The Responsible Company: What We’ve Learned from Patagonia’s First 40 Years by Yvon Chouinard & Vincent Stanley
When Joe and I began writing this blog late in 2008, we were soon introduced to Patagonia as a leader in sustainable business practices — or, as founder Yvon Chouinard prefers to call them—responsible business practices. We found Patagonia.com’s Footprint Chronicles to be an especially intriguing—and daring—step toward a company’s taking responsibility for its impact on the environment. So, when I was offered an opportunity to review The Responsible Company: What We’ve Learned from Patagonia by Yvon Chouinard and Vincent Stanley, I eagerly agreed.
If you’re familiar with Patagonia, you’ll understand how Chouinard and Stanley are qualified to write such a book. Patagonia is known for its commitment to the environment, for its celebration of the natural world, and for providing its employees with a rewarding and well-balanced work life (see Chouinard’s 2002 book, Let My People Go Surfing)….
There’s no self-congratulatory back-slapping in this book. The authors tell the story of their painful realization of the harm their businesses (Patagonia is “an offshoot of the Chouinard Equipment Company, which made excellent mountain-climbing gear”) were doing to the environment and the financial risks they took when they committed to improvement….Read Full Article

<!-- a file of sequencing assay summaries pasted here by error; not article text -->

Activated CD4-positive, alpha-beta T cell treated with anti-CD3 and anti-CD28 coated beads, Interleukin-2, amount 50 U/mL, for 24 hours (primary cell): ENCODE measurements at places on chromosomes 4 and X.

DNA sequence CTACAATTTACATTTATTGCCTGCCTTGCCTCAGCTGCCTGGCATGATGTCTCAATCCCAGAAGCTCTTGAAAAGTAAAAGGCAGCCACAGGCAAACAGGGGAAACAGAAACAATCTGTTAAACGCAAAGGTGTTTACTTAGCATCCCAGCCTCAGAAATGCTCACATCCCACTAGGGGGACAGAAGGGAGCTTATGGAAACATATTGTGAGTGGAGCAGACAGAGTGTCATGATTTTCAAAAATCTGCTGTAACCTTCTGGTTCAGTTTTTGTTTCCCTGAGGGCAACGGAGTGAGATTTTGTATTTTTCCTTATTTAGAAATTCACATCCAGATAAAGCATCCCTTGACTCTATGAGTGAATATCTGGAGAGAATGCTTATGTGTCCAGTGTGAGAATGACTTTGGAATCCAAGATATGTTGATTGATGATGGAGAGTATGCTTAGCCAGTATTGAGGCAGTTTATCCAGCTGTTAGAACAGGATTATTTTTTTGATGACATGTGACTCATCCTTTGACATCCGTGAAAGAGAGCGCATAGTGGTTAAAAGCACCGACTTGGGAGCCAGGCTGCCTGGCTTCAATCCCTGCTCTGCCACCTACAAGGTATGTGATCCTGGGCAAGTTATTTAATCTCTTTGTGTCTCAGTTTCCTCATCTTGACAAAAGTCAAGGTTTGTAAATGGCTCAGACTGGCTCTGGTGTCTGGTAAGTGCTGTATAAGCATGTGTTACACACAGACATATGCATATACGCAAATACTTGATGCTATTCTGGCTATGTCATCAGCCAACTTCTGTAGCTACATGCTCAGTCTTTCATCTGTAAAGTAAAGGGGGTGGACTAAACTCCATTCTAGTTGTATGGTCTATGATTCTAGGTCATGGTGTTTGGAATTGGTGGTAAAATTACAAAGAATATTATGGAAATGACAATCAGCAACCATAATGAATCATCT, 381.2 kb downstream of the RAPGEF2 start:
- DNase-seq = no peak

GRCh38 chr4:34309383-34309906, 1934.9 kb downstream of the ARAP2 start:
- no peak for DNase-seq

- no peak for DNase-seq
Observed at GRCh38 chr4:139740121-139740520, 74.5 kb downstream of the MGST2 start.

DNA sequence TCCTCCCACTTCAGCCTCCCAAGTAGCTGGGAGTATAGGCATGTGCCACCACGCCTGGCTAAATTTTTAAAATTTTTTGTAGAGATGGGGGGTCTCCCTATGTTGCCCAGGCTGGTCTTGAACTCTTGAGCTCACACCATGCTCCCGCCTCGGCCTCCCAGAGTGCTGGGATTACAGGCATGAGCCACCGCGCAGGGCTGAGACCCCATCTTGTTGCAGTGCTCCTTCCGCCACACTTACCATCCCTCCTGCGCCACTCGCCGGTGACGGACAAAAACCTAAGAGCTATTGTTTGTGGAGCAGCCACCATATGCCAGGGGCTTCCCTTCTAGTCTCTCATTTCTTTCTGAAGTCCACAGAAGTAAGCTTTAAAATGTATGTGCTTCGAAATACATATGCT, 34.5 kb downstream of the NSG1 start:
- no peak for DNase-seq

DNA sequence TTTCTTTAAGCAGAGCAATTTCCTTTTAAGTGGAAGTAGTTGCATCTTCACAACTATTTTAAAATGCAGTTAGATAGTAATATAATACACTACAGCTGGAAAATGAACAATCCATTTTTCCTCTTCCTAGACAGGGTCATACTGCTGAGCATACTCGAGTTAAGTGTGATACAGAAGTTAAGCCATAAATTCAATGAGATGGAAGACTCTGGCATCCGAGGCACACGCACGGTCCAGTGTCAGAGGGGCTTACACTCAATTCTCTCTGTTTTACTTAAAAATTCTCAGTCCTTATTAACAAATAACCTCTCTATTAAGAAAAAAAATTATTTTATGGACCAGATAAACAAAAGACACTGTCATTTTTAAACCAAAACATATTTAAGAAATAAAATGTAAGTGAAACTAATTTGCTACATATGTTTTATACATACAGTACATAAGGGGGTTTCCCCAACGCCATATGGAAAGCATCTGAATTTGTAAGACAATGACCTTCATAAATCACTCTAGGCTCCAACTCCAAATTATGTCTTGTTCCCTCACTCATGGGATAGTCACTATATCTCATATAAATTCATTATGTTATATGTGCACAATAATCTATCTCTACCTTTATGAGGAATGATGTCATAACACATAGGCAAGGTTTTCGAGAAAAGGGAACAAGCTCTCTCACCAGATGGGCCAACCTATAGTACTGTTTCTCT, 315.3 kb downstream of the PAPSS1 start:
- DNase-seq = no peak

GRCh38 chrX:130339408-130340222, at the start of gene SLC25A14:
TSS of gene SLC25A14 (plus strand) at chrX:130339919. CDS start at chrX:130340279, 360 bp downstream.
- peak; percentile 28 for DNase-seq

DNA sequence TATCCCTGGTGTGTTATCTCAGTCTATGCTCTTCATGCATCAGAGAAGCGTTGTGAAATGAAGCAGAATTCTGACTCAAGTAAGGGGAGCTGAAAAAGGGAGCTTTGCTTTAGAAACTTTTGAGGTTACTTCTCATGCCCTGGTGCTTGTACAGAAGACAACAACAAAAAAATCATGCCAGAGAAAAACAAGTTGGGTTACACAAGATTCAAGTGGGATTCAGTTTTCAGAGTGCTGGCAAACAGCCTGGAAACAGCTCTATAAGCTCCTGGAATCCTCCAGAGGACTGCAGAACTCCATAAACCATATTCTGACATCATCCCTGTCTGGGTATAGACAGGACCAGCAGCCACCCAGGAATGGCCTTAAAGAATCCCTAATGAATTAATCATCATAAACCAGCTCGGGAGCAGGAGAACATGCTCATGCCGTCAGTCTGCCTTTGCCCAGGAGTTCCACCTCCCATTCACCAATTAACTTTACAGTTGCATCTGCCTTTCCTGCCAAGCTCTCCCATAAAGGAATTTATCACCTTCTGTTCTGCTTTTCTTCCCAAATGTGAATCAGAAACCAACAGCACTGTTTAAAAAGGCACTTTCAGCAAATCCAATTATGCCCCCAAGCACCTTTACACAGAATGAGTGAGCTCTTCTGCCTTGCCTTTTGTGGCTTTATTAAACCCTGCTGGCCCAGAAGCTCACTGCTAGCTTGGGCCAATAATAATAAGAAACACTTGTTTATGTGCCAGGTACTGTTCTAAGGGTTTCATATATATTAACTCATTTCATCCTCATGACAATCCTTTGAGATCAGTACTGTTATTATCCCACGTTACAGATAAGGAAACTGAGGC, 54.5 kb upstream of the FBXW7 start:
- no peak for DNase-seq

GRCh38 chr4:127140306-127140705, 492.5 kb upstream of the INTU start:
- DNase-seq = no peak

April 12, 2010 by Julia Wasson
Filed under 1% for the Planet, Activists, Blog, Brazil, California, Children, China, Donations, Education, Environment, Front Page, India, Kenya, Lesotho, Profiles, Schools, Slideshow, South Africa, Students, Tonga, Volunteers
After the 1992 civil unrest in South Central Los Angeles, a small grassroots group began an after-school program to show the children living in the area that diverse members of their community cared about them. Teresa Henkle Langness, who later founded Full-Circle Learning, was among them.
“Over time,” Langness says, “we began to see that what these children needed was to be a part of a community, to be a part of the solution, instead of feeling like victims of society’s ills.”
Langness adds, “When we began to incorporate character themes linked to local and global service within each lesson plan, the students’ scores suddenly began to leap. They became much better students, much better people. They began to teach their parents conflict resolution. Outside organizations in the community began to benefit from their work. Families wanted to replicate the model and began asking us for help in doing so.”
Today, Full-Circle Learning provides a full preschool-through-high school curriculum in 13 nations. Langness told Blue Planet Green Living (BPGL), “The mission of Full-Circle Learning is to help young people embrace their role as humanitarians and change agents. We do this through educational programs that integrate and expand students’ character strength, academic excellence, creative capacities, and conflict resolution skills.” …Read Full Article
Perhaps you’re wondering how rock stars can save the planet. It’s a pretty far-fetched notion — unless you know that 1% for the Planet has released an album of “40 rare and exclusive songs donated by leading artists to produce the first album dedicated to supporting the environment.” All proceeds from 1% for the Planet: The Music, Vol. 1 will be contributed to environmental organizations across the globe. You don’t hear those words — “all proceeds … will be contributed” — very often.
You might notice that we have a new badge on the upper right-hand corner of our website. It’s a link to purchase the album. Go ahead. Click on it. And get yourself a rockin’ good album that will put a smile on your face without leaving a big dent in your bank account….Read Full Article